November 4, 2014 from Farrar, Straus and Giroux
Ugly Girls, at its core, is about the friendship between two girls, Perry and Baby Girl, and how that friendship descends into chaos, taking their world and the identities they hold dear with it. Their friendship is woven from the threads of never-ending dares and the struggle with power, their loyalty something they attend to like a pet but forget to feed. Ugliness is something they trade between themselves, one ugly on the outside and one on the inside.
While the girls spend their nights sneaking out, stealing cars for joyrides, and eating French fries at the twenty-four-hour Denny’s, danger lurks. Jamey is pining after Perry from behind the computer screen inside his mother’s trailer. He’s been watching the girls for a while, on Facebook and in person (though they’ve never seen him in the flesh), posing as a boy from a high school a couple of neighborhoods over. When they finally meet Jamey face-to-face, they quickly realize he’s far from a nice high-school boy, and the girls will do whatever is necessary to protect themselves.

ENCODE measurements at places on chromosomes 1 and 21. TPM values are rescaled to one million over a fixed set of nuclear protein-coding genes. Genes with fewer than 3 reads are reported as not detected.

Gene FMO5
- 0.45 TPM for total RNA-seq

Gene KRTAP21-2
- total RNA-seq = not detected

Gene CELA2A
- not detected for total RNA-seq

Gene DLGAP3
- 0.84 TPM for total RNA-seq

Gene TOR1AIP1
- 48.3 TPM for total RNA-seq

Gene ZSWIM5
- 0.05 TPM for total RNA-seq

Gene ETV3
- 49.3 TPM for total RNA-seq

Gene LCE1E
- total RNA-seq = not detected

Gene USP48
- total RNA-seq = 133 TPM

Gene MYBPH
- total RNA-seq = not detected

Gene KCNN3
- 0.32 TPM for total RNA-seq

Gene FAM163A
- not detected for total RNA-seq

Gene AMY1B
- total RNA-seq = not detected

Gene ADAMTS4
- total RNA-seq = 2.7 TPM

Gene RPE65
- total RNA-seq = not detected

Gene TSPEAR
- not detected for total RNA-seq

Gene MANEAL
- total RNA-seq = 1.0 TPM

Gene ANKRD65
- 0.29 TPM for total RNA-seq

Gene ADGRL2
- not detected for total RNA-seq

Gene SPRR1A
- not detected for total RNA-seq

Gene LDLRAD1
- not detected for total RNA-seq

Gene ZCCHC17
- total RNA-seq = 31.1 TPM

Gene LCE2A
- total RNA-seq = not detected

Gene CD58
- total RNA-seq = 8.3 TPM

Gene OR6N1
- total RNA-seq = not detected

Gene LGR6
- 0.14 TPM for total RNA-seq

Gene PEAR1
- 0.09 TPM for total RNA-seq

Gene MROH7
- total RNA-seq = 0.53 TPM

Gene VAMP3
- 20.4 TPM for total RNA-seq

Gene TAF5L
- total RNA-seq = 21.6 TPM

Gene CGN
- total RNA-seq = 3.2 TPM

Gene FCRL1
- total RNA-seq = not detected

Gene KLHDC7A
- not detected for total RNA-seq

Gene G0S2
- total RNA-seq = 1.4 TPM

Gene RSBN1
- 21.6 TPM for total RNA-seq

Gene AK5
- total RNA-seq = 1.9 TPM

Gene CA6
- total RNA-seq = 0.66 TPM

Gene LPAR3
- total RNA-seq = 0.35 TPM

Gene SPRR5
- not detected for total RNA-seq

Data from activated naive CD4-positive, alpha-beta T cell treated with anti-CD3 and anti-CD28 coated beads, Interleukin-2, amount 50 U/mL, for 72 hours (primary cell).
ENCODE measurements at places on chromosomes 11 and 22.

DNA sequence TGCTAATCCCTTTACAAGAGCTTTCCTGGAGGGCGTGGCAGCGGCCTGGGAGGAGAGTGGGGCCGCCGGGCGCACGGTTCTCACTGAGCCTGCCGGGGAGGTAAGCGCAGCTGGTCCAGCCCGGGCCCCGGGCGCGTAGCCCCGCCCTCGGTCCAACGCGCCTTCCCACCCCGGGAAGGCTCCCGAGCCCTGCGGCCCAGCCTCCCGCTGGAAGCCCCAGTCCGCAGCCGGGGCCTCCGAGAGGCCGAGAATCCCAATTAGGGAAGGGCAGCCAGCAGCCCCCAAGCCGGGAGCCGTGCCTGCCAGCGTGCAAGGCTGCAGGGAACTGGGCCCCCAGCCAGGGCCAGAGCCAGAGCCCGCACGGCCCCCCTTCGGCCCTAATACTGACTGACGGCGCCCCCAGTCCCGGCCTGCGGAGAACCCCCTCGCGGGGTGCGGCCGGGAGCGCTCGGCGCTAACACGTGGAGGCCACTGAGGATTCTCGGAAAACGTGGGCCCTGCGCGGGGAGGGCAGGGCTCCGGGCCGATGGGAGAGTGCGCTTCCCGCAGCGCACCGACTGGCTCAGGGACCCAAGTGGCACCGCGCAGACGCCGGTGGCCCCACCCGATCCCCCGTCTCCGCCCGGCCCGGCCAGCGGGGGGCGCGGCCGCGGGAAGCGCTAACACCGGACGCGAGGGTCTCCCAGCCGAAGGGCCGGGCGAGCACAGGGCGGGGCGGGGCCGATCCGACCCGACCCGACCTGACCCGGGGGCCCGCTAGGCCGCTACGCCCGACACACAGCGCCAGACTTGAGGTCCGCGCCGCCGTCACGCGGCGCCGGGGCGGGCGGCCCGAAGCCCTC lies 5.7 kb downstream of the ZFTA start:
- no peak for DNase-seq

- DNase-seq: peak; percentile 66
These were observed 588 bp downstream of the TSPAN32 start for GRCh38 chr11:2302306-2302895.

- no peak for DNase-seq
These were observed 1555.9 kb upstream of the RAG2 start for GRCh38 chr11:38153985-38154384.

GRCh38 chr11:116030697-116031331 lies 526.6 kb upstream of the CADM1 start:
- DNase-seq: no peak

I love books about friendships between girls. Even better is when that friendship is tested in some way. In Ugly Girls by Lindsay Hunter, we have a tale that really is pretty much as old as time and at the same time could be ripped right from today’s newspaper headlines.